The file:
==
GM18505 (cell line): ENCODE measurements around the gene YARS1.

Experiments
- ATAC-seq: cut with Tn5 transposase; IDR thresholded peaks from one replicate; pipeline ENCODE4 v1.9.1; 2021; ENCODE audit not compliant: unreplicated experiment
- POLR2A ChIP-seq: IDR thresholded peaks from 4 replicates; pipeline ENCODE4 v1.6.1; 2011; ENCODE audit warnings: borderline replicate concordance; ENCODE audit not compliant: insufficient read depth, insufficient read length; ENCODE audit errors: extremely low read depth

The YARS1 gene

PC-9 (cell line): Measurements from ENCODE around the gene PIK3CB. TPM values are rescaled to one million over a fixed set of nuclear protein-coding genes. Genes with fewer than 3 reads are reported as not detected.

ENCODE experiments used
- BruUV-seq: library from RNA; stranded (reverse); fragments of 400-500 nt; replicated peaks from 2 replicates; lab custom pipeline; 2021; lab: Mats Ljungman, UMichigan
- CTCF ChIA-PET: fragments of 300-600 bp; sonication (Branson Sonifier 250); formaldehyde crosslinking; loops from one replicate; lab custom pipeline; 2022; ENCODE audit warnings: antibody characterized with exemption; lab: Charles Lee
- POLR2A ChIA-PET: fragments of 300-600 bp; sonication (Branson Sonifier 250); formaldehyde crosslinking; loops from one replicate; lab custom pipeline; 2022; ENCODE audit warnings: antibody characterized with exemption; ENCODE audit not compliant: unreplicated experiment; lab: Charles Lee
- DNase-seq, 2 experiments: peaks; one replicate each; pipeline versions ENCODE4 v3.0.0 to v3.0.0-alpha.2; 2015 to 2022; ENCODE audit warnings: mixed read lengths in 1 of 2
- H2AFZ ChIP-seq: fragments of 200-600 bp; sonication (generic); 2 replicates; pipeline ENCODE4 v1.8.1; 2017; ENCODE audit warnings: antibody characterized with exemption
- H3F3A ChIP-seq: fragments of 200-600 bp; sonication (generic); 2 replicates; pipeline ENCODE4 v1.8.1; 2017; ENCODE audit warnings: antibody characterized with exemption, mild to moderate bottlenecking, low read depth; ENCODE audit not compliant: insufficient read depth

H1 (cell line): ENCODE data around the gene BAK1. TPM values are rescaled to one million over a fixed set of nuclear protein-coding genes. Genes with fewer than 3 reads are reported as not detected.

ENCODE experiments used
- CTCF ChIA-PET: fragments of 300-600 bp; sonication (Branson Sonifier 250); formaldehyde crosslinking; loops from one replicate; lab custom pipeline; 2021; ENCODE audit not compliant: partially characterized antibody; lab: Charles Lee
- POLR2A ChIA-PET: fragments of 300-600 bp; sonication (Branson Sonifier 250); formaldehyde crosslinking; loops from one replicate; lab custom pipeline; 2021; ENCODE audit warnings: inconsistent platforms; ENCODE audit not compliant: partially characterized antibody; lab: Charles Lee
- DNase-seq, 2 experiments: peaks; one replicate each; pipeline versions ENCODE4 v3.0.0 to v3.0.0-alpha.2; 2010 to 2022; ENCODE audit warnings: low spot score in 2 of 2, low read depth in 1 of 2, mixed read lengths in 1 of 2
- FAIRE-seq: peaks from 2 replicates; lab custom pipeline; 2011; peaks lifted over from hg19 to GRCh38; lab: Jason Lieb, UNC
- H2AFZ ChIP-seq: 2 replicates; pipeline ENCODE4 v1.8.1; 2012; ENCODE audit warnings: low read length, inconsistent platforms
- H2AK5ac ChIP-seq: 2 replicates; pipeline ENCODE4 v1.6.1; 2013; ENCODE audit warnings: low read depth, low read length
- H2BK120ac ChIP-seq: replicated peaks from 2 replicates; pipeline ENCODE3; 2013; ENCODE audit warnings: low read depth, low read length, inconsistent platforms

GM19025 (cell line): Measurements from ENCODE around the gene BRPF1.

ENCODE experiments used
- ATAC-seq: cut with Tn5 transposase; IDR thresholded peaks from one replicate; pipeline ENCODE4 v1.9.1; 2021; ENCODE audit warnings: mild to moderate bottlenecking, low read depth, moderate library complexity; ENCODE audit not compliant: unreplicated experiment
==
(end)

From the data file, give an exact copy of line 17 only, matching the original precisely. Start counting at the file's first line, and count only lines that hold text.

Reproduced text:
- POLR2A ChIA-PET: fragments of 300-600 bp; sonication (Branson Sonifier 250); formaldehyde crosslinking; loops from one replicate; lab custom pipeline; 2021; ENCODE audit warnings: inconsistent platforms; ENCODE audit not compliant: partially characterized antibody; lab: Charles Lee